The Supreme Court also discussed two other sections of the Whistleblower Act. Those sections applied to state employees and California State University employees respectively. The Supreme Court noted that state employees may bring a damages action alleging whistleblower retaliation after first seeking relief from the State Personnel Board (§ 8547.8 subd. (c)). California State University employees may seek “a remedy” if the state university’s administrative remedy fails to proceed to a timely decision or does not “satisfactorily address” employees’ complaints within 18 months. (§ 8547.12, subd. (c)).
Next, the Supreme Court considered the plain language of the Whistleblower Act. The court found the language unambiguous and clear. University employees may not have an action for damages unless after a complaint has been filed with the designated university officer, a decision is not reached within prescribed time limits. Essentially, the alternative action for damages is only available when the University’s “internal mechanism fails to operate.” Just seeking relief from the University does not entitle University employees to a damages action, nor may University employees seek an alternative remedy if the administrative remedy does not “satisfactorily address” the employees’ complaints.
The Court further supported its interpretation and position by pointing out the “unique constitutional status of the University of California.” The Court explained that there is a “grant of constitutional power to the University [which] includes the grant of quasi-judicial powers.” In other words, “the University functions in some ways like an independent sovereign, retaining a degree of control over the terms and scope of its own liability.”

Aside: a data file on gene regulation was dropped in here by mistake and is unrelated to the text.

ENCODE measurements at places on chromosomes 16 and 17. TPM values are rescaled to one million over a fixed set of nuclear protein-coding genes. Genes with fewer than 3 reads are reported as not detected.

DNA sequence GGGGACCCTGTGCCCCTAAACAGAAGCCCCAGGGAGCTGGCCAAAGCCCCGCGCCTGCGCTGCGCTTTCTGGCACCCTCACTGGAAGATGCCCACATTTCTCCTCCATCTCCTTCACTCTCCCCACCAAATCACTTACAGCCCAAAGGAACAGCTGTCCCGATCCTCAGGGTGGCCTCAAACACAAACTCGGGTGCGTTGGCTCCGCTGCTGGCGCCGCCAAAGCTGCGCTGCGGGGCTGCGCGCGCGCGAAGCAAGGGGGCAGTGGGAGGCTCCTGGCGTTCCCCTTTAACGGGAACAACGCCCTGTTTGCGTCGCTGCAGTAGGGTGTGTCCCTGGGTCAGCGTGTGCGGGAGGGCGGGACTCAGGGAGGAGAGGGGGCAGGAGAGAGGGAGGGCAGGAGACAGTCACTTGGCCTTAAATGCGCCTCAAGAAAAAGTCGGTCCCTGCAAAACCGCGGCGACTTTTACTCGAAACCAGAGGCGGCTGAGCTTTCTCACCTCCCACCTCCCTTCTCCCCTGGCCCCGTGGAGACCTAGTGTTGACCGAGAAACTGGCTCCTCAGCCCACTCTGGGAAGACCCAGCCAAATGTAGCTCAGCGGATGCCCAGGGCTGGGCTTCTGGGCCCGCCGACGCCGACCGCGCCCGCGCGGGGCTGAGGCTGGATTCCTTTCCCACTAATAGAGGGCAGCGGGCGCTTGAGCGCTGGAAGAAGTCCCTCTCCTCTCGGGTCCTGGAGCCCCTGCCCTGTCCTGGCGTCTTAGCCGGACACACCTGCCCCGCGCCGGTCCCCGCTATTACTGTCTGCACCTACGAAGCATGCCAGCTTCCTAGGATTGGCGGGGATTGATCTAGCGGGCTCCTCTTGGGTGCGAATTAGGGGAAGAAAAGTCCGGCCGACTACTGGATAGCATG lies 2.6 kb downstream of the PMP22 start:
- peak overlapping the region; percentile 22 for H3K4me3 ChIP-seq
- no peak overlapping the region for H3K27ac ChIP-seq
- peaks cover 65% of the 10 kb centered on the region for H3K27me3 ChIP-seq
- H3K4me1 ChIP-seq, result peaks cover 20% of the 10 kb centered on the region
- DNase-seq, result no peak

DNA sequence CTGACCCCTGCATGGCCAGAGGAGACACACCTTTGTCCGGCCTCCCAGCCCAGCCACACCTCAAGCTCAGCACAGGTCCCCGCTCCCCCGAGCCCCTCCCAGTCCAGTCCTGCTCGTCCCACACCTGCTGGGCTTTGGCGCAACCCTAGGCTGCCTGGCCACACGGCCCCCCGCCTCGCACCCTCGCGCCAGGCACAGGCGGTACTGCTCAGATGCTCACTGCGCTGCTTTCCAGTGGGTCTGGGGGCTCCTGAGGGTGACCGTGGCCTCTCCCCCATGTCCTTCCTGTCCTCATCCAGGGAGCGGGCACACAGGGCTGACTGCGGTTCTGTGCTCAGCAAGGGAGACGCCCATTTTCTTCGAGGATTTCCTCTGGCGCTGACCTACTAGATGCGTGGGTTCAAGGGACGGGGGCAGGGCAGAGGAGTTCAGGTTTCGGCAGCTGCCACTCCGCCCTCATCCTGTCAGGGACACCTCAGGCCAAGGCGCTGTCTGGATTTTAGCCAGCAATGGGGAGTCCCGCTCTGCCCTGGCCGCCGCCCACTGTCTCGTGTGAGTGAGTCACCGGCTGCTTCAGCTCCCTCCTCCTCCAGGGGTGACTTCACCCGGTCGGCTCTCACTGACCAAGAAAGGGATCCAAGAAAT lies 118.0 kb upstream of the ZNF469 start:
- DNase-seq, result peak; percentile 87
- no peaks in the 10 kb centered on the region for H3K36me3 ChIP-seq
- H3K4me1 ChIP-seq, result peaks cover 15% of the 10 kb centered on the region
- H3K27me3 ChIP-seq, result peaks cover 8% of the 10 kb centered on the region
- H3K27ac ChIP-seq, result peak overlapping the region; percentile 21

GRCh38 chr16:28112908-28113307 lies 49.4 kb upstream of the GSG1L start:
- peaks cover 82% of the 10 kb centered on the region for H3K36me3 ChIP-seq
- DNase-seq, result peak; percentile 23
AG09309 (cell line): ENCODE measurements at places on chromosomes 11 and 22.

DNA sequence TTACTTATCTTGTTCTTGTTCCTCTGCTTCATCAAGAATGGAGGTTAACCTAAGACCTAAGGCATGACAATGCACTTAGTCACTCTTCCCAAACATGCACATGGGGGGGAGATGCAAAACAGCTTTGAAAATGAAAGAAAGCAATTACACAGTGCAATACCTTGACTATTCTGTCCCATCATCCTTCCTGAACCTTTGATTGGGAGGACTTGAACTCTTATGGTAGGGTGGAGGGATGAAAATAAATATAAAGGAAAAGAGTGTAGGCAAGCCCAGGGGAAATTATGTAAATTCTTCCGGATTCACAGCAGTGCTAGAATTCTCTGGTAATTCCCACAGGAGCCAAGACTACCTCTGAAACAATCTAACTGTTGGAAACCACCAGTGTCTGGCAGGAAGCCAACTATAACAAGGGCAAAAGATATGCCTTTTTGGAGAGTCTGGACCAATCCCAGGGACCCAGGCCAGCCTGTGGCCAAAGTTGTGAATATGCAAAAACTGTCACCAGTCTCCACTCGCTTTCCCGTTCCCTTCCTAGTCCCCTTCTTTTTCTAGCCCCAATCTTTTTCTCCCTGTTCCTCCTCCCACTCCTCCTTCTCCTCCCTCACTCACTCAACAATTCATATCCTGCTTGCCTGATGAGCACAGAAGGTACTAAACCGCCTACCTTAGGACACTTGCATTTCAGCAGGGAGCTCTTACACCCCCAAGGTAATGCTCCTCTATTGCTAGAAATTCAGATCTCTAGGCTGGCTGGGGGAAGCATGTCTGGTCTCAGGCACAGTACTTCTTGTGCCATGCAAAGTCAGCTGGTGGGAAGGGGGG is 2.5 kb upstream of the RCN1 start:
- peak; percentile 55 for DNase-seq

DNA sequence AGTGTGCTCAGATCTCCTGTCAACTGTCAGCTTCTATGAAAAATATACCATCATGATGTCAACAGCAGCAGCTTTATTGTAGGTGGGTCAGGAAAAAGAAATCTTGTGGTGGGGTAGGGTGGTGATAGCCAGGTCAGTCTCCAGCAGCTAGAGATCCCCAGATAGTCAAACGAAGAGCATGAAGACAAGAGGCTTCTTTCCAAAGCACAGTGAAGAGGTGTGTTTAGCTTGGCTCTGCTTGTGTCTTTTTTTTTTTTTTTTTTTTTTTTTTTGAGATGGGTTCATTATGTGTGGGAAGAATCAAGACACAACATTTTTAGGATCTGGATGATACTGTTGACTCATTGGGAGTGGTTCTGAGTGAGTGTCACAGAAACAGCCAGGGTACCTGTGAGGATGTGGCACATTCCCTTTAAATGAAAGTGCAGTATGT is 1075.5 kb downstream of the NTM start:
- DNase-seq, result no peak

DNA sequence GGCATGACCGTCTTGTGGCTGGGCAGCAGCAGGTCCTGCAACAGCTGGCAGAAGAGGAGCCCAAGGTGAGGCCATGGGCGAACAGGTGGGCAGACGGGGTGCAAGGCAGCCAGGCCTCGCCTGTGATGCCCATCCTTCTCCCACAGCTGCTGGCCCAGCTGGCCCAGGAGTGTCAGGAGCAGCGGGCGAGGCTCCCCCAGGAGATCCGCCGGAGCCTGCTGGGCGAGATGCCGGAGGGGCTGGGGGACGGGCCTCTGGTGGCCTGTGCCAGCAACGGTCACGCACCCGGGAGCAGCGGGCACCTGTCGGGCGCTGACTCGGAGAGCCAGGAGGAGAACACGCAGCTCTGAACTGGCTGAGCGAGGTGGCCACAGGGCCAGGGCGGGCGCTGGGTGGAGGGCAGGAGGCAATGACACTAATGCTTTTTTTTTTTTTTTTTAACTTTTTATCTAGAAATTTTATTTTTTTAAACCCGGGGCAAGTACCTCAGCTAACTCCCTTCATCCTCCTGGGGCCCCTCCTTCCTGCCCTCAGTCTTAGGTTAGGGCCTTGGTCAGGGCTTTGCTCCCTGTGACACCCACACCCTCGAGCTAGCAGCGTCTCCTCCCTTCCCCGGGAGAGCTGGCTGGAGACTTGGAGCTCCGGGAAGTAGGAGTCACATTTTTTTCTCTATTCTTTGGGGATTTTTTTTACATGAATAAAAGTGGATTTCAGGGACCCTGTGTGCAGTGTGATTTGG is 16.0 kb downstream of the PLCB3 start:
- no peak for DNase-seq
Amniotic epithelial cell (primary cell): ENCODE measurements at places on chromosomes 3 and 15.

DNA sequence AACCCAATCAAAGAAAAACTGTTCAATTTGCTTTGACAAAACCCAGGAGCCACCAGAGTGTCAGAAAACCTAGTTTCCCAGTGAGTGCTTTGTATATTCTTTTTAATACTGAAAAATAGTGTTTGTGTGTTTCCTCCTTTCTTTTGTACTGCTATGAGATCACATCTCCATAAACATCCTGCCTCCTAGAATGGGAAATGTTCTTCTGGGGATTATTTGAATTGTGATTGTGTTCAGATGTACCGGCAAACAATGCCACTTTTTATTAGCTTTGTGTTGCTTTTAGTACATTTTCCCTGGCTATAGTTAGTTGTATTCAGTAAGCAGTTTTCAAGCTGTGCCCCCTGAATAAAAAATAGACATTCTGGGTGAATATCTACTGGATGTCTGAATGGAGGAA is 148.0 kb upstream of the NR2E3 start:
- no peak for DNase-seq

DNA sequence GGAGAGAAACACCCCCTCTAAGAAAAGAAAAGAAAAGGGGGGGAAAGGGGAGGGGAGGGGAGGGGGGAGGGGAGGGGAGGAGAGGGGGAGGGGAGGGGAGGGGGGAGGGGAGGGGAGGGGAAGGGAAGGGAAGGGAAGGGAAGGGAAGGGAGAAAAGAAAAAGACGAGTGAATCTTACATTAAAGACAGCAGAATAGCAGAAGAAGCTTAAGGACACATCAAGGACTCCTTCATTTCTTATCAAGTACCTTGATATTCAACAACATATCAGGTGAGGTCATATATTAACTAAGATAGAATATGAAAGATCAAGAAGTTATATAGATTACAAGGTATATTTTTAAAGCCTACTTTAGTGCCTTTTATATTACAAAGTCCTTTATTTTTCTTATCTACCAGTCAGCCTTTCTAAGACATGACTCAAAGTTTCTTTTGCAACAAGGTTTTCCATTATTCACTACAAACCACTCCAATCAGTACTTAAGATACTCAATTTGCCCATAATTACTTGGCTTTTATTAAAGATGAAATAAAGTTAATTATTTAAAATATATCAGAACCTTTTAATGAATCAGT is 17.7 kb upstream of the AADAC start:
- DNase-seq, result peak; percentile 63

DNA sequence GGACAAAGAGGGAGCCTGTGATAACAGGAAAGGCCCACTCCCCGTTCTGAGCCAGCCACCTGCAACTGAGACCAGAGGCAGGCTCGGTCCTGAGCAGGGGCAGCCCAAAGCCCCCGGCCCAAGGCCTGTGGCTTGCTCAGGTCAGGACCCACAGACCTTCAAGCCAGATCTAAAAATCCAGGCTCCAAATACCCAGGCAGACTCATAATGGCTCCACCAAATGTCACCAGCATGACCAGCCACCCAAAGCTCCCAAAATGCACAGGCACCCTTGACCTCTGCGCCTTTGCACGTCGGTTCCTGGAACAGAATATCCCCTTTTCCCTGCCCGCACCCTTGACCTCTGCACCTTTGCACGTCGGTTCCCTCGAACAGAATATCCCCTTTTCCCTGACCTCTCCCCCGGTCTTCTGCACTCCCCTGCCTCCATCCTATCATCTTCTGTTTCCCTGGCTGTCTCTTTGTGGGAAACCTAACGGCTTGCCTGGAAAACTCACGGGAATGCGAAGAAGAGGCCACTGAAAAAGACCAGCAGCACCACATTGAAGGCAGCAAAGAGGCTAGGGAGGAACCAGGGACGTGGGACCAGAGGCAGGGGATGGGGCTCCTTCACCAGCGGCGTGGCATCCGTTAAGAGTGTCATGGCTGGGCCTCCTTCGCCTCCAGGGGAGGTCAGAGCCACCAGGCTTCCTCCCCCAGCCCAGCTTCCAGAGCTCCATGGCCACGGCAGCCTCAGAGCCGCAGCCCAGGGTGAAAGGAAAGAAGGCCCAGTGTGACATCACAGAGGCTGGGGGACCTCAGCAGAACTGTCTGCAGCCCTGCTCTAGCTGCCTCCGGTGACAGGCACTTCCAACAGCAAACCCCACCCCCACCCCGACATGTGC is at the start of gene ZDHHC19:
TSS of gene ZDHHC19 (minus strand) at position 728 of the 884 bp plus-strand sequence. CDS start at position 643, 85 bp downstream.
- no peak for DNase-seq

Next, the Supreme Court rejected the argument by Miklosy and Messina that legislative history of the Whistleblower Act suggests that an action for damages should be made available once relief has been sought, like for state employees. The court found that the legislative history actually supported its position that different procedural provisions were intended for the University of California. The court cited specific language that indicated that the legislature was cognizant of the different standards it was applying and therefore did not author different language by mistake.
The Supreme Court addressed the argument by Miklosy and Messina that “statutory interpretation . . . should not be given a literal meaning if doing so would result in absurd consequences which the Legislature did not intend.” The court concluded that the distinction drawn by a literal statutory reading is not absurd because of the great deference afforded to the University of California and its “unique constitutional status.”
Lastly, the Supreme Court discussed the common law claims of wrongful termination in violation of public policy, wrongful constructive termination in violation of public policy, and intentional infliction of emotional distress. The court concluded that the common law claims were precluded by the Government Claims Act which established the limits of common law liability for public entities. In addition, in connection with the emotional distress claim, the court concluded that workers’ compensation was Miklosy and Messina’s exclusive available remedy because the alleged wrongful conduct occurred at the worksite.